Barrie Mortgage Rates

Mortgage Rates in Barrie – Current Promotions

Barrie Mortgage Rates

  • 3.04% 3 Year fixed – Switch, Refinance or Purchase
  • 3.09% 5 Year Fixed – High Ratio Purchase
  • 3.79% 5 Year Fixed – Switch, Refinance or Purchase (insurable)
  • Variable Rate 2.1% – Conventional to 80% LTV
  • Variable Rate 2.0% – High Ratio Only
  • Reverse Mortgage 5.99% 5 Year Fixed – 5.49% Variable

Cashback rates on 5 year fixed (High Ratio Purchase)

  • 1% – 3.49%
  • 1.5% – 3.54%
  • 2% – 3.79%
  • 3% – 4.09%

Toronto GTA  (416)912-6200
Barrie Simcoe Muskoka  (705)717-5598
York Durham Peel  (289) 366-8334
Western Ontario  (226) 767-8867

Apply Now – online and printable applications

We service ALL of Ontario

* All rates are subject to approval and may be dependant on the Loan to Value.
** Private first and second mortgage rates may be higher depending on credit, location and property type.

Mortgage Rates effective as of October 2nd. 2017 for qualified residential properties. Rates are subject to credit approval and can change without notice. Actual APR (annual percentage rate) for these rates will be higher (approx 0.05% – 0.10%) and dependant on the associated costs involved in borrowing (legal, appraisal, title insurance, etc.)

Bank Prime Rate – 3.20% Bank of Canada overnight rate – 1% Benchmark Rate upon which most mortgage borrowers must qualify 4.89%.

Apply Online Now

Rates are subject to change and may be promotional rates that can end without notice.

This is just a sampling of the products and rates we offer. Please call for more information 705-717-5598

The mortgage rates posted here for informational purposes. These rates are subject to approval, and are generally only available to customers with an above average credit score. Mortgage Brokers can generally get you a better mortgage rate than offered by the major banks because they operate in the wholesale mortgage market. Large banks also offer mortgage rates in the wholesale market, however, do not generally make these wholesale mortgage rates available to the general public.

Mortgage rates are for single-family residential mortgages in Ontario, Canada. Mortgage rates are subject to change. Rates shown are examples and my no longer be available.

Five-year Government of Canada bond yields fell by two basis points last week, closing at 1.00% on Friday. Five-year fixed-rate mortgages are offered in the 2.49% to 2.59% range, and five-year fixed-rate pre-approvals are available at rates as low as 2.69%.

Five-year variable-rate mortgages are available in the prime minus 0.65% to prime minus 0.80% range, depending on the terms and conditions that are important to you.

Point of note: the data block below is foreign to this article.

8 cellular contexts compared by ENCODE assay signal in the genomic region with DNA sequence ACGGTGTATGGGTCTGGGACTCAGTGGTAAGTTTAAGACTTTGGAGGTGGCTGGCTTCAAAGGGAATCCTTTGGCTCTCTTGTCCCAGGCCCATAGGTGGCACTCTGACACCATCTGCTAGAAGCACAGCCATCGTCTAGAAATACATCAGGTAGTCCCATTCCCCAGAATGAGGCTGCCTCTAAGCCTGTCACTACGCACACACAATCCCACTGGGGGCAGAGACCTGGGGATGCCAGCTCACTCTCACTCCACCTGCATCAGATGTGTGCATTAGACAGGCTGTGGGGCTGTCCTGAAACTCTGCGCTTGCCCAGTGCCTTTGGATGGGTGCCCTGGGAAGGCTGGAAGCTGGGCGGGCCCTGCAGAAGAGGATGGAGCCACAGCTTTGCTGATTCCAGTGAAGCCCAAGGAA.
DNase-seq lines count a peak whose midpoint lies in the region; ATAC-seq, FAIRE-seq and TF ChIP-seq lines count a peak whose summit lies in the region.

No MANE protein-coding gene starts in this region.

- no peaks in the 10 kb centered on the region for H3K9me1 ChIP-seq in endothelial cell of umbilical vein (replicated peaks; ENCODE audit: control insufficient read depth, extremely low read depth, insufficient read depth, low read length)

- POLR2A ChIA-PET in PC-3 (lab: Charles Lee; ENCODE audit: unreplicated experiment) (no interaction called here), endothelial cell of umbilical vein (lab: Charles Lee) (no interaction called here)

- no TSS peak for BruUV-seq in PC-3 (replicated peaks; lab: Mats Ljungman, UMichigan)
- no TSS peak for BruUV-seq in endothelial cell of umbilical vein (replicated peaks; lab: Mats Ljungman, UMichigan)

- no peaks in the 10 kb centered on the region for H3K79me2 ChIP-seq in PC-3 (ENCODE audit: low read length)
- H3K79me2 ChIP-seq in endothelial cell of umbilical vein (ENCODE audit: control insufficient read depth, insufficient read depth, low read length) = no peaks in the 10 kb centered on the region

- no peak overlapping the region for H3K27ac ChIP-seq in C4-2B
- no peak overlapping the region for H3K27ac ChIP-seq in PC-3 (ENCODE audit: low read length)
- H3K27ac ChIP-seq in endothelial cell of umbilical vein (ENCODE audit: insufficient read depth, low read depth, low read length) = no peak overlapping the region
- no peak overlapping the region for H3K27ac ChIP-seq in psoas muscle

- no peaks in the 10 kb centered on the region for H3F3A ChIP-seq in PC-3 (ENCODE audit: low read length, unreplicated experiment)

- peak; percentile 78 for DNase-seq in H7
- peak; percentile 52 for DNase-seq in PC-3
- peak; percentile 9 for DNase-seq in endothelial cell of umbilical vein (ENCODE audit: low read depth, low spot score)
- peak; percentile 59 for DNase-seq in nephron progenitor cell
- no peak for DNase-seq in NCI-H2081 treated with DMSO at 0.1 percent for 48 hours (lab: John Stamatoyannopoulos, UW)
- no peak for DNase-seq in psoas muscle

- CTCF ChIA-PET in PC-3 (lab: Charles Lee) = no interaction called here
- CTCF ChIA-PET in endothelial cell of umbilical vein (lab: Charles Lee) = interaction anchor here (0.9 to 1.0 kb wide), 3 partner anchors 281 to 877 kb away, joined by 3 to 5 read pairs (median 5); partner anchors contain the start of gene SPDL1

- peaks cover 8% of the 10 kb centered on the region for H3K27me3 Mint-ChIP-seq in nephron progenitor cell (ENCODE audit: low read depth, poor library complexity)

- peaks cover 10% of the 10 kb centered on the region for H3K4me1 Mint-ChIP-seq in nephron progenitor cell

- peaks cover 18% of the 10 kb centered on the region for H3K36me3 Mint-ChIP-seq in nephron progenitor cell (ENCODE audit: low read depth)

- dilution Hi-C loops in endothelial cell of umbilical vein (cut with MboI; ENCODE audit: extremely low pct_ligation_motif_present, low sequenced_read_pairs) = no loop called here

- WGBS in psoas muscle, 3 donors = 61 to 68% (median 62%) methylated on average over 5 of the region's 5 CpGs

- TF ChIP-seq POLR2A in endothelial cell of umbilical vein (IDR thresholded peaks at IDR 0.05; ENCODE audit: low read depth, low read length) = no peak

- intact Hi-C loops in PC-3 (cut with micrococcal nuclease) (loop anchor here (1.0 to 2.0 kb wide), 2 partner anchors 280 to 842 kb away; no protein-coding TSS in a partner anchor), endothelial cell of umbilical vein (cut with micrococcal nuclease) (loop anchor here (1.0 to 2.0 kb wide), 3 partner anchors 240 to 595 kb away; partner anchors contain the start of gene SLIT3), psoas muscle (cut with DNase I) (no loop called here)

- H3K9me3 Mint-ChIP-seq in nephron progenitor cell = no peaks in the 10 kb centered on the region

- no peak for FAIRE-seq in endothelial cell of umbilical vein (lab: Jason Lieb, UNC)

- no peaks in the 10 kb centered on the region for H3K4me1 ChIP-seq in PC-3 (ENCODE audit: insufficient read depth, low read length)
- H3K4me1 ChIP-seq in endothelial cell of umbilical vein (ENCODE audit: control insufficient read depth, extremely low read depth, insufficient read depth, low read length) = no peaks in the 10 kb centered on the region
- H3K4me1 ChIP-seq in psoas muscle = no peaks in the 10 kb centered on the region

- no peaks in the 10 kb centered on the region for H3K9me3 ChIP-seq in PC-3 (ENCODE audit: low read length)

Government of Canada bond yields settled down late last week and we narrowly avoided an increase in five-year mortgage rates. That said, the five-year bond yield has been on an upward trend for the past month and if this continues, five-year fixed rates will move higher in the near future.

Rates are subject to change daily and may have changed and are always subject to credit approval.

Please call:

Michael Curry at (705) 717-5598

VERICO The Mortgage Wellness Group
35 Worsley Street, Suite 201 (Head Office)
Barrie, ON
L4N 1L7

Bank of Canada maintains overnight rate target at 1/2 per cent

The Bank of Canada today announced that it is maintaining its target for the overnight rate at 1/2 per cent. The Bank Rate is correspondingly 3/4 per cent and the deposit rate is 1/4 per cent.

Global growth in the first half of 2016 was slower than the Bank had projected in its July Monetary Policy Report (MPR), although the Bank continues to expect it to strengthen gradually in the second half of this year. The US economy was weaker than expected in the second quarter, notably reflecting a contraction in business and residential investment. While a healthy labour market and solid consumption should remain supportive of growth in the rest of the year, the outlook for business investment has become less certain. Meanwhile, global financial conditions have become even more accommodative since July.

While Canada’s economy shrank in the second quarter, the Bank still projects a substantial rebound in the second half of this year. Second-quarter GDP was pulled down by the Alberta wildfires in May and by a drop in exports that was larger and more broad-based than expected. Exports disappointed even after accounting for weaker business and residential investment in the United States, adjustments in the resource sector, and cutbacks in auto production. The economy is expected to rebound in the third quarter as oil production recovers, rebuilding commences in Alberta, and consumer spending gets an additional lift from Canada Child Benefit payments. As federal infrastructure spending starts to have more impact, growth in the fourth quarter is projected to remain above potential. While the strength in exports during July was encouraging, the ground lost over previous months raises the possibility that the profile for economic activity will be somewhat lower than anticipated in July.